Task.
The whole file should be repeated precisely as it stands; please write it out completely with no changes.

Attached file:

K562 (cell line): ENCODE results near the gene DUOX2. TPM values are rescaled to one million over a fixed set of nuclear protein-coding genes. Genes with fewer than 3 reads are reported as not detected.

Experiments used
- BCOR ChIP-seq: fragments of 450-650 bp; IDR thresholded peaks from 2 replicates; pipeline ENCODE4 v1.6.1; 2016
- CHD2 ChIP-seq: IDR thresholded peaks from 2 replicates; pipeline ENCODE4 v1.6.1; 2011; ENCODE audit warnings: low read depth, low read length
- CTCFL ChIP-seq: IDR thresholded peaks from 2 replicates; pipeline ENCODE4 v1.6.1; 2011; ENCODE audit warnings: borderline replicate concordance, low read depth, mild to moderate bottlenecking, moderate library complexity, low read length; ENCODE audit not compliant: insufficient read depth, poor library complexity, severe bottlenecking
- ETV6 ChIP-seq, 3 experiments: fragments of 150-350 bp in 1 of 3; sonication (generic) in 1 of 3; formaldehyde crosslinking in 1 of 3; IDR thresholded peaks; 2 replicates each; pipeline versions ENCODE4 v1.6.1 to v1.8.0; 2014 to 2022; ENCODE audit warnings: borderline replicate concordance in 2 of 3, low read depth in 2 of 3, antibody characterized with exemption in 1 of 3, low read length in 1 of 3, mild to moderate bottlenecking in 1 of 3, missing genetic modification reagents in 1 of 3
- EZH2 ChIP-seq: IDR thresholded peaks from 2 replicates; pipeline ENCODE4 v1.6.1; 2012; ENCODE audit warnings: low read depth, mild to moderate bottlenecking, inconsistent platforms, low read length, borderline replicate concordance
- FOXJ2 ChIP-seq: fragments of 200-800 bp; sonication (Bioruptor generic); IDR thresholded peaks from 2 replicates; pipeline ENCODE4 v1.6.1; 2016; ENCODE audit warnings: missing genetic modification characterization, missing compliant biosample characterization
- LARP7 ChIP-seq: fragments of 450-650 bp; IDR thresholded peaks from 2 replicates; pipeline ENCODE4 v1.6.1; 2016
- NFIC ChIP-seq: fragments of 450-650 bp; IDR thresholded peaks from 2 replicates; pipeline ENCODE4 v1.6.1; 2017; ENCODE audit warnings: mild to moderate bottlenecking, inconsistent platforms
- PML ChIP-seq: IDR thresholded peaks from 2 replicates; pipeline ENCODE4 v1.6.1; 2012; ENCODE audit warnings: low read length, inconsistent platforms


K562 (cell line): ENCODE results near the gene DUOX2. TPM values are rescaled to one million over a fixed set of nuclear protein-coding genes. Genes with fewer than 3 reads are reported as not detected.

Experiments used
- BCOR ChIP-seq: fragments of 450-650 bp; IDR thresholded peaks from 2 replicates; pipeline ENCODE4 v1.6.1; 2016
- CHD2 ChIP-seq: IDR thresholded peaks from 2 replicates; pipeline ENCODE4 v1.6.1; 2011; ENCODE audit warnings: low read depth, low read length
- CTCFL ChIP-seq: IDR thresholded peaks from 2 replicates; pipeline ENCODE4 v1.6.1; 2011; ENCODE audit warnings: borderline replicate concordance, low read depth, mild to moderate bottlenecking, moderate library complexity, low read length; ENCODE audit not compliant: insufficient read depth, poor library complexity, severe bottlenecking
- ETV6 ChIP-seq, 3 experiments: fragments of 150-350 bp in 1 of 3; sonication (generic) in 1 of 3; formaldehyde crosslinking in 1 of 3; IDR thresholded peaks; 2 replicates each; pipeline versions ENCODE4 v1.6.1 to v1.8.0; 2014 to 2022; ENCODE audit warnings: borderline replicate concordance in 2 of 3, low read depth in 2 of 3, antibody characterized with exemption in 1 of 3, low read length in 1 of 3, mild to moderate bottlenecking in 1 of 3, missing genetic modification reagents in 1 of 3
- EZH2 ChIP-seq: IDR thresholded peaks from 2 replicates; pipeline ENCODE4 v1.6.1; 2012; ENCODE audit warnings: low read depth, mild to moderate bottlenecking, inconsistent platforms, low read length, borderline replicate concordance
- FOXJ2 ChIP-seq: fragments of 200-800 bp; sonication (Bioruptor generic); IDR thresholded peaks from 2 replicates; pipeline ENCODE4 v1.6.1; 2016; ENCODE audit warnings: missing genetic modification characterization, missing compliant biosample characterization
- LARP7 ChIP-seq: fragments of 450-650 bp; IDR thresholded peaks from 2 replicates; pipeline ENCODE4 v1.6.1; 2016
- NFIC ChIP-seq: fragments of 450-650 bp; IDR thresholded peaks from 2 replicates; pipeline ENCODE4 v1.6.1; 2017; ENCODE audit warnings: mild to moderate bottlenecking, inconsistent platforms
- PML ChIP-seq: IDR thresholded peaks from 2 replicates; pipeline ENCODE4 v1.6.1; 2012; ENCODE audit warnings: low read length, inconsistent platforms